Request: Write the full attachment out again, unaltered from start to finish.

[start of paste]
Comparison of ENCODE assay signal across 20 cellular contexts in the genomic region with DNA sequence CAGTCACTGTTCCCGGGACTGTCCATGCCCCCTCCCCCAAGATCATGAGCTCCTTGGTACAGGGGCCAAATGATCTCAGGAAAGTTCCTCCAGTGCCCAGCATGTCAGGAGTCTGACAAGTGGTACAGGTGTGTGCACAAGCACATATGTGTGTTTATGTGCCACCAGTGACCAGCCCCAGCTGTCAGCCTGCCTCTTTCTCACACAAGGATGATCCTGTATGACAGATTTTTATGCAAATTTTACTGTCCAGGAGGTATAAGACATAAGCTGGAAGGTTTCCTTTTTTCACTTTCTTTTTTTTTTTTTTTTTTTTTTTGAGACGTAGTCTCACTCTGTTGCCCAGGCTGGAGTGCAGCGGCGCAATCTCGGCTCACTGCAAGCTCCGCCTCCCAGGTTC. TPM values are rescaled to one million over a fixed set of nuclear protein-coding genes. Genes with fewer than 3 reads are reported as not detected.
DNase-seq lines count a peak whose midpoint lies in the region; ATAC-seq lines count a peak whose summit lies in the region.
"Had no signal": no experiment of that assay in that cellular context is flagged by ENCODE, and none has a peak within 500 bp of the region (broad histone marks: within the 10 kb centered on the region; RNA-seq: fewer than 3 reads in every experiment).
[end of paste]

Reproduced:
Comparison of ENCODE assay signal across 20 cellular contexts in the genomic region with DNA sequence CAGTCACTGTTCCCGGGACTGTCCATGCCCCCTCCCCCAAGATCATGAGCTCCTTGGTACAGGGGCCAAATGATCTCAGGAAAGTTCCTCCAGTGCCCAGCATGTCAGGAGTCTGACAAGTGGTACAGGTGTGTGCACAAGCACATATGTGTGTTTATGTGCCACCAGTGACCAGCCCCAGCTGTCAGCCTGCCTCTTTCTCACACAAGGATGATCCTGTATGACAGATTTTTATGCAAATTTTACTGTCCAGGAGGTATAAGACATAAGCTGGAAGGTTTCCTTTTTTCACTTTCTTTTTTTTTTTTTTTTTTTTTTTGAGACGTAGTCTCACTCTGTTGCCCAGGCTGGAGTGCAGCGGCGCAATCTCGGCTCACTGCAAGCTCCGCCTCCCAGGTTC. TPM values are rescaled to one million over a fixed set of nuclear protein-coding genes. Genes with fewer than 3 reads are reported as not detected.
DNase-seq lines count a peak whose midpoint lies in the region; ATAC-seq lines count a peak whose summit lies in the region.
"Had no signal": no experiment of that assay in that cellular context is flagged by ENCODE, and none has a peak within 500 bp of the region (broad histone marks: within the 10 kb centered on the region; RNA-seq: fewer than 3 reads in every experiment).